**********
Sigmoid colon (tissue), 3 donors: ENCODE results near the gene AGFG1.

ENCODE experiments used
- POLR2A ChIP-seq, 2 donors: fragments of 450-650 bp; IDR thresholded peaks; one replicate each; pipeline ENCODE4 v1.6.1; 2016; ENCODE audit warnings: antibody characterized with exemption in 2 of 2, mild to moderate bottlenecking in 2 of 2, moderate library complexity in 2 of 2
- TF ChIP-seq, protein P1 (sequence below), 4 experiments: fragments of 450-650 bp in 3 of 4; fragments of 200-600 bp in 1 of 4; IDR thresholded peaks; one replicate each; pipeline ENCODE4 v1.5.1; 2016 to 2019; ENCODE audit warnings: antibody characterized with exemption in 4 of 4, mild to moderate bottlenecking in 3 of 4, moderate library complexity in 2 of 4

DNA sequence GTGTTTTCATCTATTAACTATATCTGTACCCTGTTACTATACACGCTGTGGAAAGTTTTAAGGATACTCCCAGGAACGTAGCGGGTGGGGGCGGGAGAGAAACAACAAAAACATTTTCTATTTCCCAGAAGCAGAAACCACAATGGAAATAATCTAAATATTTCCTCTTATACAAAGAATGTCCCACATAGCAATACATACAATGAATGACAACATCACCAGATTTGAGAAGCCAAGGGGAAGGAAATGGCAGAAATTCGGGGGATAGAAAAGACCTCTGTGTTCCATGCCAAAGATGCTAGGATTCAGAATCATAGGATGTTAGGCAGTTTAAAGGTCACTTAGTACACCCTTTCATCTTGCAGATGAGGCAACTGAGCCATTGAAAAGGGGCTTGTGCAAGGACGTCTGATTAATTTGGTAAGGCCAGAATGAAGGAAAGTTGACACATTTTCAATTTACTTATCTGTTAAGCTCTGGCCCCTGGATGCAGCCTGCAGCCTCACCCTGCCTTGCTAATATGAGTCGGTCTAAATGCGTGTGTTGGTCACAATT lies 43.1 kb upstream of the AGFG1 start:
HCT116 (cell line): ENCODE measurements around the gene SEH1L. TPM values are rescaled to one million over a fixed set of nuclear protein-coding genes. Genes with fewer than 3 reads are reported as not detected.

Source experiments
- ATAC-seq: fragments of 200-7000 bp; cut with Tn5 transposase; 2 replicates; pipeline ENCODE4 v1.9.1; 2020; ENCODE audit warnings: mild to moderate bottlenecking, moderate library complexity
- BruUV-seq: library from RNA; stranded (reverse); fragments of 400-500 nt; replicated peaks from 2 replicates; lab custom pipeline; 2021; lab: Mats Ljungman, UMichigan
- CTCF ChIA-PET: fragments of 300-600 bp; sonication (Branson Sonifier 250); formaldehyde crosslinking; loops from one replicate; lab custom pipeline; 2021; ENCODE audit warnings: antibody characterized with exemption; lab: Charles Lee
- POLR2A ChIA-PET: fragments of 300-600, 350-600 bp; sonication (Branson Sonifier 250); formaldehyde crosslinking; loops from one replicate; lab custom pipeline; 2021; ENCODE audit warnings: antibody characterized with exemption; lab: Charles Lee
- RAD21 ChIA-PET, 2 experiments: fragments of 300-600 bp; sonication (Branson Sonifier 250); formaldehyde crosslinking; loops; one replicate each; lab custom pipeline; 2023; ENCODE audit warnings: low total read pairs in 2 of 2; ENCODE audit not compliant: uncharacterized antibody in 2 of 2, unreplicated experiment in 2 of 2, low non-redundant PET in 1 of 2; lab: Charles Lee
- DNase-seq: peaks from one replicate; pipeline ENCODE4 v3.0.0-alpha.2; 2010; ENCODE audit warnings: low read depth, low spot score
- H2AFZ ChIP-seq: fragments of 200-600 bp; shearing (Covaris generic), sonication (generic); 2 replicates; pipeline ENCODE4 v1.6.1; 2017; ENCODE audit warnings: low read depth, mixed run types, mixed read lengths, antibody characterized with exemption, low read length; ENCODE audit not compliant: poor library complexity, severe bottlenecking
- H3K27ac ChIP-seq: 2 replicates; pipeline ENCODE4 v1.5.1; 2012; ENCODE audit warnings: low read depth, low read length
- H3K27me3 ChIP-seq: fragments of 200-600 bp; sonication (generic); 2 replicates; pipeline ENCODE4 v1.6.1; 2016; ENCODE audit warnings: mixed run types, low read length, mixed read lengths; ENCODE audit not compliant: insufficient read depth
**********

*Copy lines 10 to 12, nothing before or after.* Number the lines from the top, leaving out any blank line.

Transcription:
- CTCF ChIA-PET: fragments of 300-600 bp; sonication (Branson Sonifier 250); formaldehyde crosslinking; loops from one replicate; lab custom pipeline; 2021; ENCODE audit warnings: antibody characterized with exemption; lab: Charles Lee
- POLR2A ChIA-PET: fragments of 300-600, 350-600 bp; sonication (Branson Sonifier 250); formaldehyde crosslinking; loops from one replicate; lab custom pipeline; 2021; ENCODE audit warnings: antibody characterized with exemption; lab: Charles Lee
- RAD21 ChIA-PET, 2 experiments: fragments of 300-600 bp; sonication (Branson Sonifier 250); formaldehyde crosslinking; loops; one replicate each; lab custom pipeline; 2023; ENCODE audit warnings: low total read pairs in 2 of 2; ENCODE audit not compliant: uncharacterized antibody in 2 of 2, unreplicated experiment in 2 of 2, low non-redundant PET in 1 of 2; lab: Charles Lee